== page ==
For example, S. could study, for only two to three minutes, a list of more than 40 numbers arranged in four columns, and then recall these numbers. He could recall them not only by column and row, but also diagonally, in reverse, and as sums. Not only this, but S. was able to recall the list accurately more than 16 years later! He used three processes to remember material: visualising the original stimuli, remembering them through numerous sensory modalities (as sounds, shapes and colours, or even as odours and tastes), and associating the new material with a standard set of older material. As far as could be seen, S. had no limit to his ability to encode new material and, furthermore, could not forget. In fact he devised several strategies to forget, all of which were unsuccessful.

However, this incredible capacity did seem to come at a price: Luria described how S. was quite dull and superficial, and unable to appreciate metaphors. He would interpret everything literally and was thus unable to appreciate poetry, for example.

The accuracy of memory

The schema concept has profound consequences for our understanding of memory. If what we remember depends on our previous learning, then the type of detail that each person recalls will vary, since no two people share the same learning history. The memories you recall during discussions or while quietly reminiscing are thus constructed; they are the product of a meeting of your schemas with the event you are remembering.

Therefore, to think of memory as a video recording of events in your life, which you then replay in your mind’s eye when remembering, is inaccurate. Instead, remembering is a reconstructive exercise using information retained within the frameworks of relevant schemas (Neisser, 1984). This means that memories are not accurate depictions of events, and they are prone to distortions.

One example of how inaccurate human memory can be comes from eye-witness testimony. As Eysenck and Keane (2010) suggest, many innocent people have been imprisoned on the basis of inaccurate testimony from witnesses to crimes. One of the factors that impact on this is confirmation bias — if you believe an immigrant is more likely to commit criminal actions, you are more likely to perceive a perpetrator to be an immigrant. Memory can also be distorted by exposure to violence and the accompanying anxiety. In addition, if the perpetrator has a weapon, a victim is more likely to focus on the weapon than the details of the perpetrator (Eysenck & Keane, 2010). Elizabeth Loftus and colleagues have done a great deal of fascinating research in this area, highlighting the impact of the way witnesses are questioned after an event. For example, witnesses were asked to estimate a car’s speed when it ’smashed’ into another car, or when it ’hit’ another car. When the first wording was used, they estimated the car’s speed to be about 11 kph faster was used (Loftus & Palmer, 1974, in Eysenck & Keane, 2010).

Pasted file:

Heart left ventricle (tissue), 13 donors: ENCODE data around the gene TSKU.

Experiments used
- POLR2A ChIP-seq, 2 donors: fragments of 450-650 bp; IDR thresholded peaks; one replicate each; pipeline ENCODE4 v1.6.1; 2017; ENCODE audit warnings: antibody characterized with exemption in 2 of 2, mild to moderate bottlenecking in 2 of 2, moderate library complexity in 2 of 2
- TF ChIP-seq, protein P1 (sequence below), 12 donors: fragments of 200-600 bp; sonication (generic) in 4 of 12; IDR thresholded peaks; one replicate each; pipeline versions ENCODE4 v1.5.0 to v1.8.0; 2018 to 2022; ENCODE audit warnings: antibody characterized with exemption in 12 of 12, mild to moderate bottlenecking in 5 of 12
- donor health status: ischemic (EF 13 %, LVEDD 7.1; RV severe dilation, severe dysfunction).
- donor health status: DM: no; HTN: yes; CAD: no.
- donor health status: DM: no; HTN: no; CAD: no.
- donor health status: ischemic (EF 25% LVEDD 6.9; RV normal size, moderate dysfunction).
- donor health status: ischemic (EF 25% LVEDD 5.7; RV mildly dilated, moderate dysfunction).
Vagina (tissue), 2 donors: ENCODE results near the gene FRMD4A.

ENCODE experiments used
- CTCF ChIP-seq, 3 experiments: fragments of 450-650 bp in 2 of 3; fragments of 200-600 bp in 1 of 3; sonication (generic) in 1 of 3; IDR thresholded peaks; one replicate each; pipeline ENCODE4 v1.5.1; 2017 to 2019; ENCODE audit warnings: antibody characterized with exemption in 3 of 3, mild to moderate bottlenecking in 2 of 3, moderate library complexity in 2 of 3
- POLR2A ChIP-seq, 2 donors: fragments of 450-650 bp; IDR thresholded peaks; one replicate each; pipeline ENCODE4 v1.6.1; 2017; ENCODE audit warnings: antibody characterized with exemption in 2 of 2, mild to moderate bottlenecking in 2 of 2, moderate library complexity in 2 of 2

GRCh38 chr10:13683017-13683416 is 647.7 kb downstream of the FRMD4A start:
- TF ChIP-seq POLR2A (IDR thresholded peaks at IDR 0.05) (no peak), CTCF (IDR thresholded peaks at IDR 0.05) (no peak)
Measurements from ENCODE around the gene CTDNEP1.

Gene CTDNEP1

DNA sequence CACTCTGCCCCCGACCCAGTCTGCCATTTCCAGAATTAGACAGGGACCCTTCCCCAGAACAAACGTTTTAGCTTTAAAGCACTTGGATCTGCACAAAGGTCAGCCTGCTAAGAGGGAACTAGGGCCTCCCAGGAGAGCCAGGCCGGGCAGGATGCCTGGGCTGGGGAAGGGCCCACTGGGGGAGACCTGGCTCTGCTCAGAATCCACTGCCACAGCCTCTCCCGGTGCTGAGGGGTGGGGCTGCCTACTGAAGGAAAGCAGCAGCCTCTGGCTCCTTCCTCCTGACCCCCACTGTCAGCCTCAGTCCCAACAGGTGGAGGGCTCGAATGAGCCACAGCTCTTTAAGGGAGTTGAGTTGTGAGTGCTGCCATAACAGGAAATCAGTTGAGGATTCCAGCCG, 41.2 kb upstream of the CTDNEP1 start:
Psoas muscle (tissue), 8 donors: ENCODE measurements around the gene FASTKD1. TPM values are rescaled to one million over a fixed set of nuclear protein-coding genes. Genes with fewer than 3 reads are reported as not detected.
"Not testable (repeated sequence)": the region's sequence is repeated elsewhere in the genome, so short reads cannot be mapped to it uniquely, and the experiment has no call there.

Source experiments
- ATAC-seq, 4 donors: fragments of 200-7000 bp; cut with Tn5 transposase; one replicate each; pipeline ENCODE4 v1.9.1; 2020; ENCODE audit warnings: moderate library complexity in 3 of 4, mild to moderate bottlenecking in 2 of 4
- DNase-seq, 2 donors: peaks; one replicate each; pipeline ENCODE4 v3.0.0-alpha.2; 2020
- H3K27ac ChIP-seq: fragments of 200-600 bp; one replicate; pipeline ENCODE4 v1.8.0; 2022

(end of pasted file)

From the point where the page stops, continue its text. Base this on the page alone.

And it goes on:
The context of remembering

The idea that memories are inherently inaccurate or constructed has led to a significant shift in memory research. Some researchers have retained a focus on the inaccuracy of our recollections and have tried to identify factors that maximise the accuracy of schema-based memories. Most of this research has been experimental and conducted in a laboratory. Others have argued that this is too limited and research needs to move into everyday life. This is a departure from the basic IP model with its emphasis on the internal processes of memory; the research net has now been thrown more widely to include the haphazardness of daily existence, which is the very thing that experimental psychologists tried to exclude by conducting research in laboratories.

This shift in focus in memory research has been called the ecological approach and is closely associated with the work of Ulric Neisser (Neisser, 1982). Neisser argued that rather than being concerned with the inaccuracy of remembering, we should be intrigued by its functionality, i.e. how it is accurate enough to allow us to manage our daily lives successfully. For example, Neisser refers to gist memory, the ability to recall the main points or central themes of an event or story (Neisser, 1982), which is a skill often called on in daily life. (The ninth item in Box 13.1 calls on this ability.) Neisser argues for a shift away from the computer analogy to a focus on the person in context. Memory thus becomes a social rather than an exclusively mental process.

However, the significance of the role of context in remembering is not something new and unique to the ecological approach. We all know that some contexts will evoke strong recollections for us (Schwabe, Böhringer & Wolfe, 2009). Let us work with the bedroom exercise (the fourth item from Box 13.1) to demonstrate this. Imagining your bedroom may result in your recalling various events that took place there; a discussion with your mom the previous day, a song you listened to a week before, or even a fight with your brother several years before — and if you go and stand in your bedroom, many more memories may come flooding back.